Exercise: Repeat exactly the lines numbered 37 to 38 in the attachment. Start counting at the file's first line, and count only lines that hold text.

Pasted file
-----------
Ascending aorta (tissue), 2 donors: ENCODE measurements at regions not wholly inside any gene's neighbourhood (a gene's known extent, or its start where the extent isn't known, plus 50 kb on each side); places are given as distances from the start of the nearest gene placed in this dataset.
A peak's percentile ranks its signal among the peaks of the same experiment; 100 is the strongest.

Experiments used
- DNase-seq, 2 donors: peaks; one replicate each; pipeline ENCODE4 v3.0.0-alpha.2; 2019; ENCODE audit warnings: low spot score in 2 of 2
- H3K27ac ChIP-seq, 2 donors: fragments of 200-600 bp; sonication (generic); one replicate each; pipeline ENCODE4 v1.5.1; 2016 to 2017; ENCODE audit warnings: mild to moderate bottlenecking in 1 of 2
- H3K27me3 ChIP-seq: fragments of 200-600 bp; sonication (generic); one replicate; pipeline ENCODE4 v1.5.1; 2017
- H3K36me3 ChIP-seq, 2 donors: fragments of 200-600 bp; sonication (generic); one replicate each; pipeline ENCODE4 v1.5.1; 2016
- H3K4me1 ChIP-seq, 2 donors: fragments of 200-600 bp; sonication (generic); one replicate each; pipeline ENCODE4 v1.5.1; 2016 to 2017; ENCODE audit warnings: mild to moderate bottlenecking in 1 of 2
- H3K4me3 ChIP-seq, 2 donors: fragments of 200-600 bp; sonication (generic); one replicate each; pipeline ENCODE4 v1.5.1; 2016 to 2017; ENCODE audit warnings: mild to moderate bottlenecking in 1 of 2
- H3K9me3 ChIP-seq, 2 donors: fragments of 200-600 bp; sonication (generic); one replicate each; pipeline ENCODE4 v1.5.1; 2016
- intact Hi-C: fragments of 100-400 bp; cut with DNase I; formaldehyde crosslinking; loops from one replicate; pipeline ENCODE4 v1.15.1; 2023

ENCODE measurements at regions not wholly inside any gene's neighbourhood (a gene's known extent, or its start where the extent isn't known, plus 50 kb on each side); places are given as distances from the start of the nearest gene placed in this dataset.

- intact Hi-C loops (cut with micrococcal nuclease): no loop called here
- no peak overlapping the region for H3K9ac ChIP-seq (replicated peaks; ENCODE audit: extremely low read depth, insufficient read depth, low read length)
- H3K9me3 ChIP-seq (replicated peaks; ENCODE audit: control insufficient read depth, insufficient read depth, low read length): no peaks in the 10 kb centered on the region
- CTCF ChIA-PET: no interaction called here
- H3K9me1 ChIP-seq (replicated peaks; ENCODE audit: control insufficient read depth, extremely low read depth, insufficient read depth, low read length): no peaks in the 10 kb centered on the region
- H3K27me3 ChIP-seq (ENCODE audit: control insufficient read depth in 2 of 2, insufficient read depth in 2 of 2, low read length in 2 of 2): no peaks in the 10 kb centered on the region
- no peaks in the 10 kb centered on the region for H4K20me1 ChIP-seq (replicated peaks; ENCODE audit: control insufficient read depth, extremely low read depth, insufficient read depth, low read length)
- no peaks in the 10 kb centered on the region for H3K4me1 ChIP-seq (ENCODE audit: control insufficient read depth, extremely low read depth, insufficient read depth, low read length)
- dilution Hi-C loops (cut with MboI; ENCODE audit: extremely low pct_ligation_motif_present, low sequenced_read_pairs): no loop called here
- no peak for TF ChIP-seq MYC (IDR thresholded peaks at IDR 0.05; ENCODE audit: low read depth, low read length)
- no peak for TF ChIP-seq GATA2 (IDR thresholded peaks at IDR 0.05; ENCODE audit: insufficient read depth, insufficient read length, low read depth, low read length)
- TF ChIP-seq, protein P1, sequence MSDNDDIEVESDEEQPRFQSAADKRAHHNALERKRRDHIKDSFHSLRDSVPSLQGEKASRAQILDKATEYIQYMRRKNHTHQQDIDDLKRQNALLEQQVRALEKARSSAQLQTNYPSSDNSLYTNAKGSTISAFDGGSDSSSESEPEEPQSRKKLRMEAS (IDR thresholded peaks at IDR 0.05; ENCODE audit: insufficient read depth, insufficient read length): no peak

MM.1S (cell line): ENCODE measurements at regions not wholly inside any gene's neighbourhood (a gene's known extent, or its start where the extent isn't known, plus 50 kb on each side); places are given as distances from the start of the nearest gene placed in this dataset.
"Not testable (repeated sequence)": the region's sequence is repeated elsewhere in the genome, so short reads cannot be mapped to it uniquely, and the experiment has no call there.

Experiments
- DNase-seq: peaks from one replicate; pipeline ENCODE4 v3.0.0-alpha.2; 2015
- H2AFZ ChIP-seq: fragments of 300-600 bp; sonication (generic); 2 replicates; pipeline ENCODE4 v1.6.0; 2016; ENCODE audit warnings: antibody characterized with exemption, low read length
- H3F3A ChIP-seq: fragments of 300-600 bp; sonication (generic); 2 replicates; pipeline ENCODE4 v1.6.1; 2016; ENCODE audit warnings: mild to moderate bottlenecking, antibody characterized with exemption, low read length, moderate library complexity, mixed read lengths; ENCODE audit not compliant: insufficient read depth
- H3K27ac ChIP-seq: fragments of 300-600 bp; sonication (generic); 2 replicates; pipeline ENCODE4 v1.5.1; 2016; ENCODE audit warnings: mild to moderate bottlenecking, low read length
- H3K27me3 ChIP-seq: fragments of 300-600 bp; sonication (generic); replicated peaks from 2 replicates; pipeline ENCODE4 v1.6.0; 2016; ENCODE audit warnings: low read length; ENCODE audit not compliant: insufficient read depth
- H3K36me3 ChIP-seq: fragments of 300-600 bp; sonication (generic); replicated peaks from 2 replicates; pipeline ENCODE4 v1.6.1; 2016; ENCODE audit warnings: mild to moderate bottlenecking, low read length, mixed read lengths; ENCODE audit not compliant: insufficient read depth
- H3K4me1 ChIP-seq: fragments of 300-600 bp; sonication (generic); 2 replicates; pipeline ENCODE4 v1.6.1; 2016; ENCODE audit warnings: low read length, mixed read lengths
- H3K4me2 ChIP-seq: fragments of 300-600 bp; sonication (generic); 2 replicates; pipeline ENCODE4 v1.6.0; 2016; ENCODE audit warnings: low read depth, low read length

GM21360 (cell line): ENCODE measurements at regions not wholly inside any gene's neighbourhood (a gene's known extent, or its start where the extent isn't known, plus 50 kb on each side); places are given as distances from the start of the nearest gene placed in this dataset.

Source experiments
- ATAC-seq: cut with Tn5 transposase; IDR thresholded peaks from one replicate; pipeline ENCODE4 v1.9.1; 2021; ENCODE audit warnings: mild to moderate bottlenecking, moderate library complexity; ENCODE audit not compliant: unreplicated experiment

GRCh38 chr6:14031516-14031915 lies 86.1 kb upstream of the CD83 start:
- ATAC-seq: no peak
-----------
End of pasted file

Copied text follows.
Source experiments
- ATAC-seq: cut with Tn5 transposase; IDR thresholded peaks from one replicate; pipeline ENCODE4 v1.9.1; 2021; ENCODE audit warnings: mild to moderate bottlenecking, moderate library complexity; ENCODE audit not compliant: unreplicated experiment